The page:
Look For The Bright Spots In 2021

We finally made it to the end of 2020! This year has been a whirlwind roller coaster from start to finish, and I can’t believe it’s only been twelve months since we all gathered around to watch the ball drop at midnight to usher in what we all hoped would be the best year of our lives.

We were all so, so wrong.

2020 for me started with a sinus infection and an acute case of bronchitis. I went to a paint bar with my friends and couldn’t even drink because of all the cold medication I was on, and I was home with my family by nine. Really, that should’ve been all the omen I needed. But still, I was hopeful.

And then Covid hit. And it all went downhill from there.

So, let’s recap my shitty year, shall we?

A week after Covid was declared a pandemic and everything began to shut down, I was supposed to be in Baltimore for an on-site seminar for my Masters program. I was banking on this event to network and secure a job in the city when I moved at the end of the year. That seminar never happened.

I got back to RI after three weeks of quarantining in Maryland, only to have to quarantine two more weeks. During this time, I became unemployed, and then partially employed. I went from working 40+ hours a week, to being lucky to get a solid 12 in. This left me with significantly more free-time than I’m used to, which was both good and bad. Time alone to rest, recharge and focus on things you like is important. Too much time alone can be detrimental.

I had to postpone the wedding I’d been working so hard to plan. We still held our ceremony, but it was so, so different than the dream wedding I’d envisioned. That one especially hurt.

And, not to mention all the friends I lost touch with—whether because Life became too much to keep in touch, or because the friendship had (unexpectedly) run its course.

This isn’t even counting all the global tragedies that have struck this year—from the staggering death toll for Covid, to the harm caused by racial inequality and our governments’ failure to act on literally anything, resulting in the pain, suffering, and death of countless people… this year just sucked. It fucking sucked.

I went into December feeling more down than I have since 2015, the Worst Year Of My Life. That really frightened me. 2020, what was supposed to be the best year of my life, was now competing with 2015 for the title of the worst year of my life.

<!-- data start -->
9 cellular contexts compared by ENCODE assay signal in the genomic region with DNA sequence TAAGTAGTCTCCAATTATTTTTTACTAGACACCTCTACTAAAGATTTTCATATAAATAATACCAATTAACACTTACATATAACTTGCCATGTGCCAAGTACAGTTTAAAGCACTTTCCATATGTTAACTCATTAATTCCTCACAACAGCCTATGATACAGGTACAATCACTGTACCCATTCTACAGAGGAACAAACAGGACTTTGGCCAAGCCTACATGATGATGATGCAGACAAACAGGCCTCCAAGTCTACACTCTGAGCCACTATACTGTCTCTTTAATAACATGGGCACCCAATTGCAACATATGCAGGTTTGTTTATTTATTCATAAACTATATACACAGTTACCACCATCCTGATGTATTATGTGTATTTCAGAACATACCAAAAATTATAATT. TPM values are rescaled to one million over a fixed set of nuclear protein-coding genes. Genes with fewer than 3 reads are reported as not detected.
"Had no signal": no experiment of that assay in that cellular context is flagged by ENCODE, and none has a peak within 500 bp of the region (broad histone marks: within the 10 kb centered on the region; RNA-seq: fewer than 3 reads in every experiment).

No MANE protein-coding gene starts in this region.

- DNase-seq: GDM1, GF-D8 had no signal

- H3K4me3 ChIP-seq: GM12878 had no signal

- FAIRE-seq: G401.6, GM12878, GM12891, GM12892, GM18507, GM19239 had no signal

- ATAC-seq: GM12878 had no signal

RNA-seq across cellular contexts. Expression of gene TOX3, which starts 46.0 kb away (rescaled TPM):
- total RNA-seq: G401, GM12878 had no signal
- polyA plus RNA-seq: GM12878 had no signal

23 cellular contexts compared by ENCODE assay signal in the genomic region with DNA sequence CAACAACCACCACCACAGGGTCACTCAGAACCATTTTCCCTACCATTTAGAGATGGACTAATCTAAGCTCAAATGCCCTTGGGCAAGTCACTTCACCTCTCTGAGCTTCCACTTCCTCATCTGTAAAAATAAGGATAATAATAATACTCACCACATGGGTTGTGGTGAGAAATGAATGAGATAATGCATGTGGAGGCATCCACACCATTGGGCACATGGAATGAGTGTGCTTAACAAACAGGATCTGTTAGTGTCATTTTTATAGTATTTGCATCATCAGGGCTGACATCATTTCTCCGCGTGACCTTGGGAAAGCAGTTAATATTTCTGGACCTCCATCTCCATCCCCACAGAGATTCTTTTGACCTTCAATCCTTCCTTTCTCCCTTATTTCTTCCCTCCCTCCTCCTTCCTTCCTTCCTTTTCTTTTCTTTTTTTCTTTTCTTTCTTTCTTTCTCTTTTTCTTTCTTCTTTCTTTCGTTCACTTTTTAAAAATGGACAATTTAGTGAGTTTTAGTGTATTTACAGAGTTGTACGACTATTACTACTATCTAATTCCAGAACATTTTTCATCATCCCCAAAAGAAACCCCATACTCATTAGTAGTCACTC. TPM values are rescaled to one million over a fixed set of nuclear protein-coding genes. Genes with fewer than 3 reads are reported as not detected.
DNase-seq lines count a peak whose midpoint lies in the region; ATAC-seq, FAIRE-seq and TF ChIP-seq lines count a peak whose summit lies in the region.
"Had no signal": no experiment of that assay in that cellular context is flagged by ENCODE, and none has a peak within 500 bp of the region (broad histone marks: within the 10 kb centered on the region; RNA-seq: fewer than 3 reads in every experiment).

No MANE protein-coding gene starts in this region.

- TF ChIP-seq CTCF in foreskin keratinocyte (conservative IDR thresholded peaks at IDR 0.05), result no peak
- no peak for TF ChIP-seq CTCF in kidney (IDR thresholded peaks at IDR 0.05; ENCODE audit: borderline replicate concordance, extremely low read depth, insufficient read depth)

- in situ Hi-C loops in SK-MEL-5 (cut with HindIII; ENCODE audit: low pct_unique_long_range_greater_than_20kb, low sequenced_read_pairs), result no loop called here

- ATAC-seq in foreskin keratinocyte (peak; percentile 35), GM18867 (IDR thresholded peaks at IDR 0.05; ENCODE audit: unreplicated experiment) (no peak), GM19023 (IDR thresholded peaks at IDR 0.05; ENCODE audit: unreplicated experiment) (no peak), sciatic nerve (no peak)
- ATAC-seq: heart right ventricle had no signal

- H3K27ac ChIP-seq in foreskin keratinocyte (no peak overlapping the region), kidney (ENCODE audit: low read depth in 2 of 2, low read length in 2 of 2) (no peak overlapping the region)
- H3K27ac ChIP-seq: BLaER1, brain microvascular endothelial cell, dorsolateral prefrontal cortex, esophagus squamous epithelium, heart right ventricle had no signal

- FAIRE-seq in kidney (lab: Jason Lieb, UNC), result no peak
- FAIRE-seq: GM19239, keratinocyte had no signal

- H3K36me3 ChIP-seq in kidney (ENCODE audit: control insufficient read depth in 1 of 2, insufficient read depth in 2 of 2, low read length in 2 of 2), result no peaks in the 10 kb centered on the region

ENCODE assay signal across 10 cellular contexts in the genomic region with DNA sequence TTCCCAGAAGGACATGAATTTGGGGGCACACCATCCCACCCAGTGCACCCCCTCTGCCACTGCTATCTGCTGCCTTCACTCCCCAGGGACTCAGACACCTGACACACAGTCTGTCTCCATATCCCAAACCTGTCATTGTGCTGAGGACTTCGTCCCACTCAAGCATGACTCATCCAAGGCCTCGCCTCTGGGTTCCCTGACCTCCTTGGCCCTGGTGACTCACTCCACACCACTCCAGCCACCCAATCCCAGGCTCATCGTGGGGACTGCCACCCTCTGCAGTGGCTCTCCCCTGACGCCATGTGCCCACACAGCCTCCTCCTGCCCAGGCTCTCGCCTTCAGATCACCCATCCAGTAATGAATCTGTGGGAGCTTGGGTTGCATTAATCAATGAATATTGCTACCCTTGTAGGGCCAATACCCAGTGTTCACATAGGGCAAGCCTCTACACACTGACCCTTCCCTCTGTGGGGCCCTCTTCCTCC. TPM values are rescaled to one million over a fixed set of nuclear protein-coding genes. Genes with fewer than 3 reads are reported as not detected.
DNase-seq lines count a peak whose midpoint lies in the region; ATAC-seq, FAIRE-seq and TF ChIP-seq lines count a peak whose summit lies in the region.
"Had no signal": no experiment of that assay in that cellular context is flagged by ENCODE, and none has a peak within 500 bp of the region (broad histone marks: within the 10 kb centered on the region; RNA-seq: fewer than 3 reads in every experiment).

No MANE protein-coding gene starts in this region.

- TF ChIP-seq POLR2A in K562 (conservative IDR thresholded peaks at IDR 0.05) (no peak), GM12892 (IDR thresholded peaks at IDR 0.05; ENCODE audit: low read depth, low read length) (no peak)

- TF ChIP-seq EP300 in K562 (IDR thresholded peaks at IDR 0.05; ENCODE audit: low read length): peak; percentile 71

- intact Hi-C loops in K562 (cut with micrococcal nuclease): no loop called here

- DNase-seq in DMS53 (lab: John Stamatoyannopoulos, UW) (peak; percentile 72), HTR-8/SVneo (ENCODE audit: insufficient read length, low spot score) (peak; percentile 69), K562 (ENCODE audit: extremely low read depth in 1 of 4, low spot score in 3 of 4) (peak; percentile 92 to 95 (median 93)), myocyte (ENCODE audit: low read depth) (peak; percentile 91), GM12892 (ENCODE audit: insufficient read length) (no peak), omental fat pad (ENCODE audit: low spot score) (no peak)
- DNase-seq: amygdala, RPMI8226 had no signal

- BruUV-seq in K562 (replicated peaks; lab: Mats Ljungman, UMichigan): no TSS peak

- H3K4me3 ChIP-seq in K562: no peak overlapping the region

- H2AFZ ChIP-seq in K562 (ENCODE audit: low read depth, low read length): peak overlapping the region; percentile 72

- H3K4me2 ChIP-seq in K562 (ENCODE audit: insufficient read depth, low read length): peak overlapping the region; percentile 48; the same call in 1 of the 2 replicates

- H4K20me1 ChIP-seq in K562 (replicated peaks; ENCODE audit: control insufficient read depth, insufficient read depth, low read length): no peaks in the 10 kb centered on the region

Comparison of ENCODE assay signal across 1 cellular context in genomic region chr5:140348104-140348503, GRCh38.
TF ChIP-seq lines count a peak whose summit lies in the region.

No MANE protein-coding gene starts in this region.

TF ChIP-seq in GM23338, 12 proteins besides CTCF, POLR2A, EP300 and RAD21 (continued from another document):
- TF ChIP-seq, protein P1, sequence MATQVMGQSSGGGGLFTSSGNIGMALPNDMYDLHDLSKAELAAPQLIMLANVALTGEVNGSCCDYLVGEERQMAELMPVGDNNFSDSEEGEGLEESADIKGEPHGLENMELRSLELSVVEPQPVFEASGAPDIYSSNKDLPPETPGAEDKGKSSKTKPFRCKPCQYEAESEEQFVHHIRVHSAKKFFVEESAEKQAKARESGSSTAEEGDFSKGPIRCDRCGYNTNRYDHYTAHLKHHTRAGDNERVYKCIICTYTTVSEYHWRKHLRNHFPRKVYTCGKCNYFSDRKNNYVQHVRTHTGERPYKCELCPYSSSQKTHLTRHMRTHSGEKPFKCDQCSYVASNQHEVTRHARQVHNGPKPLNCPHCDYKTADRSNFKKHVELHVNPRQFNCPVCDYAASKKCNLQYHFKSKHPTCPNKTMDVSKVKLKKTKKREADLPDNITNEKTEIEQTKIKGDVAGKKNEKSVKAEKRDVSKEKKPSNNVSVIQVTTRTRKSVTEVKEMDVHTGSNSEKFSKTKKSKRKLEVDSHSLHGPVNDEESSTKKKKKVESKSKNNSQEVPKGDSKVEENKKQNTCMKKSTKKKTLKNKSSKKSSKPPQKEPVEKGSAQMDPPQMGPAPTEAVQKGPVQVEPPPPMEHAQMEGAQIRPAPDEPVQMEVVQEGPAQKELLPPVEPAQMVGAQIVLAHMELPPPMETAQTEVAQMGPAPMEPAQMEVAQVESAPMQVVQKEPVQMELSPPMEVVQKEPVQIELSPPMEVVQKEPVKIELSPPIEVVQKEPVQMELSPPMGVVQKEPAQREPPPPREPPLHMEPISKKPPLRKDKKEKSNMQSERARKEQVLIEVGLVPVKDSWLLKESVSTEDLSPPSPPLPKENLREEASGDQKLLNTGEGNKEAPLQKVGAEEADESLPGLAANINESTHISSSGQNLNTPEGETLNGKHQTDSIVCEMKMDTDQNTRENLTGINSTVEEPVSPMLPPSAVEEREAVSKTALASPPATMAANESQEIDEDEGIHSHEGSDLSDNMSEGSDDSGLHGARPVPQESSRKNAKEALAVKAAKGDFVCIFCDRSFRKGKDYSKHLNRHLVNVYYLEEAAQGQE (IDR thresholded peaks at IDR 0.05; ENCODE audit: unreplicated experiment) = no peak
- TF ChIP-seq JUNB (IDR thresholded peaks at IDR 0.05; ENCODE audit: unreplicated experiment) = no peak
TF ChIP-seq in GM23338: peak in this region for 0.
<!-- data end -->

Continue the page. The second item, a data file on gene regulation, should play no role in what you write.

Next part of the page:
But I got to thinking, and as much as this year fucking sucked, it had its bright spots.

Despite not being able to attend my seminar, I did get to intern with the Lippitt House in Providence—virtually, of course. And I still ended the year with a job—a museum job in DC, at that. And even though I spent maybe a little too much time alone with my thoughts this year, I also had plenty of time to rest and do things I enjoy that I haven’t done in years. I read 31 books this year. I played the Sims 4 for more hours than I worked, but I’m not mad about that because I loved that game and I got to feel like I was in high school again. I painted and crafted and made bookmarks and opened an Etsy shop and did more to flex my creative muscles than I have in years. I worked on two manuscripts this year, and I’m going to work on the second in 2021 to try to land an agent—finally.

The friendships that I lost along the way hurt in ways I can’t even articulate, but the friendships that lasted have been a saving grace to me this year. When I was at my lowest, I knew that despite everything, I had a solid support I could fall back on when I needed it. And although I’m hurt by lost friendships, I’m comforted by knowing that I put my all into every relationship I’m in, and that I’ll always hold love in my heart for these people. People’s paths cross where they’re meant to, and I take solace in knowing that I learned valuable lessons about love and genuine human connection from these people; I hope they got the same things out of our relationship, too.

And most importantly, although it wasn’t the dream wedding I’d envisioned, I got to marry my best friend. I got to move from Rhode Island to Maryland, a state that’s felt like home since I first visited at 16, and we started our lives together. We got a real Christmas tree together and decorated it with all of our favorite ornaments. We turned our plain, boring white apartment into a bright and vibrant home. As many things as 2020 took from me, it gave me just as many. The most important thing it gave me was this—the ability to call Ricky my husband, and to enjoy our home and our new family.

In 2021, I’m trying not to get too caught up in myself. I have goals I’ve set, just like I’ve done every year, but if I don’t reach those goals, I know I’ll be okay. My biggest priority for the new year is to continue growing—to be the best friend, wife, daughter, sister, and person I can be. I’m going to make being nice to myself a priority, because I didn’t do that as much as I should have this year.

And above all, I’m going to look for the bright spots. Because even amidst all the darkness we experienced this year—individually and collectively—there were bright spots for us all. That’s what we need to hold on to. Look for those bright spots, and hold onto that—whatever it may be.

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